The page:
Opinion – The addition of Mike Harding and George Steinbrenner IV brings much needed ownership diversity to the IndyCar paddock

By Steve Wittich

The addition of racing outsiders Mike Harding and George Steinbrenner IV can be nothing but a good thing for the Verizon IndyCar Series.

Before the year 2000, Indy car teams came from a relatively equal mix of former participants and entrepreneurs with little to no ties with racing.

Let us use the 1989 CART PPG Indy Car World Series season as an example.

Former Formula 1 World Champion Emerson Fittipaldi won the title while driving for wildcat oil man Pat Patrick, who would win three Indianapolis 500s and two Indy car championships.

Rick Mears (2nd) and Danny Sullivan (7th) drove for former racer Roger Penske.

Carl Haas, a lifelong racing parts importer, teamed up with nine-time Oscar-nominated actor Paul Newman to field current IndyCar team owner Michael Andretti (3th) and his father, Mario Andretti (6th).

Italian Teo Fabi finished fourth and won a race at the Mid-Ohio Sports Car Course driving for a factory Porsche team.

In fifth place was third generation driver Al Unser, Jr., who was behind the wheel of a Chevrolet powered Lola entered by New Mexico auto dealer Rick Galles.

Scott Pruett finished eighth while driving for Red Roof Inn owner Jim Trueman and his Colombus, Ohio based Truesports.

Right behind Pruett was former Truesports pilot Bob Rahal, who was driving a car sponsored by automotive aftermarket specialist KRACO and owned by that company founder Maurice Kraines.

In tenth place was Arie Luyendyk who was in the employ of former journeyman driver Dick Simon.

Quite a diverse mix of team owners and a far cry from the top ten in the final 2018 Verizon IndyCar Series standings, who are all employed by former drivers.

Take a look at the full-time teams in the Verizon IndyCar Series in 2018. Team owners A.J. Foyt, Michael Andretti, Bryan Herta, Michael Shank, Chip Ganassi, Dale Coyne, Ed Carpenter, Bob Rahal, Sam Schmidt, Roger Penske, Ricardo Juncos, and Trevor Carlin all have one thing in common. They were racers, or have been in racing their entire lives.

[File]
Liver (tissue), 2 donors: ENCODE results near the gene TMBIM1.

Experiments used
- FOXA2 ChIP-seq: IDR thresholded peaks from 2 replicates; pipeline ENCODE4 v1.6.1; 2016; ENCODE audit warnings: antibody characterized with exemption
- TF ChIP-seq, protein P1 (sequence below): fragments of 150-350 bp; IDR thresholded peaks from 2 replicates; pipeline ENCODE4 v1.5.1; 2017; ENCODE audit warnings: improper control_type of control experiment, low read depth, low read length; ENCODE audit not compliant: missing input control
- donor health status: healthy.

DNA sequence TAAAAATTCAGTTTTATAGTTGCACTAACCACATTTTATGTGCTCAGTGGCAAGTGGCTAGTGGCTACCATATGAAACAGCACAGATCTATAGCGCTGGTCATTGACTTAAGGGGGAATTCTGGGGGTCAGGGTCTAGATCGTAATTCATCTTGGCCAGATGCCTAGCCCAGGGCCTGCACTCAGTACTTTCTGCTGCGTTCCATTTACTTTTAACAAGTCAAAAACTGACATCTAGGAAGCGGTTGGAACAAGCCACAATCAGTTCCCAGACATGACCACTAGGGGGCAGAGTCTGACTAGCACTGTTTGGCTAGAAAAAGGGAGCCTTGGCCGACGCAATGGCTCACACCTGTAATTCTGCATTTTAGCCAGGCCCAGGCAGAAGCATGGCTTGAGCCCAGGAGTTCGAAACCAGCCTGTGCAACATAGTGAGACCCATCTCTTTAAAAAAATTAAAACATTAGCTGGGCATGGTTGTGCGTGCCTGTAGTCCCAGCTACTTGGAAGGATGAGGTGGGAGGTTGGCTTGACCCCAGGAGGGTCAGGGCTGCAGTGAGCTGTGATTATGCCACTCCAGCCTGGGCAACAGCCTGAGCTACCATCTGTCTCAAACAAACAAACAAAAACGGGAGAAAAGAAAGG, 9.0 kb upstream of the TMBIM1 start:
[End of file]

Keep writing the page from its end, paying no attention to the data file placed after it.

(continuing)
Harding Racing, who is led by team owner Mike Harding is the one outlier. Harding is the CEO of Indianapolis based asphalt, and concrete contractor Harding Group does not have a background in racing.

From Ted Field, the heir to the Marshall Field fortune and his Interscope Racing, to lumber and hardware mogul John Menard and his turbo V6 engines, to Treadway Racing founded by asbestos abatement specialist Fred Treadway, to fitness mogul Ron Hemelgarn and the 1996 Indianapolis 500, to energy billionaire Gerald Forsythe and his 28 Indy car wins. The team owners in the various iterations of Indy car racing came from diverse backgrounds.

Lifelong racers and team owners like AJ Foyt, Vince Granatelli, Dale Coyne and Tony Bettenhausen were regularly joined by outsiders like Tom Kelly (car dealerships), Aat Groenvelt (Veal), Bruce McCaw (cellular communication) and Dave Billes (Canadian Tire Stores) to make a successful patchwork of owners that hired drivers.

Harding and Steinbrenner IV should bring a fresh perspective to a paddock that has been chasing the same shrinking pool of sponsors for the past decade.

Earlier this spring Steinbrenner Racing hired Daniel Wale, a dedicated salesperson from outside of racing. More recently, Harding Racing added former Indianapolis Motor Speedway Productions President and COO, who has an extensive sales background, to their payroll. This duo combined with the contacts that Harding and Steinbrenner IV bring to the table has the chance to force more teams to up their sponsorship game.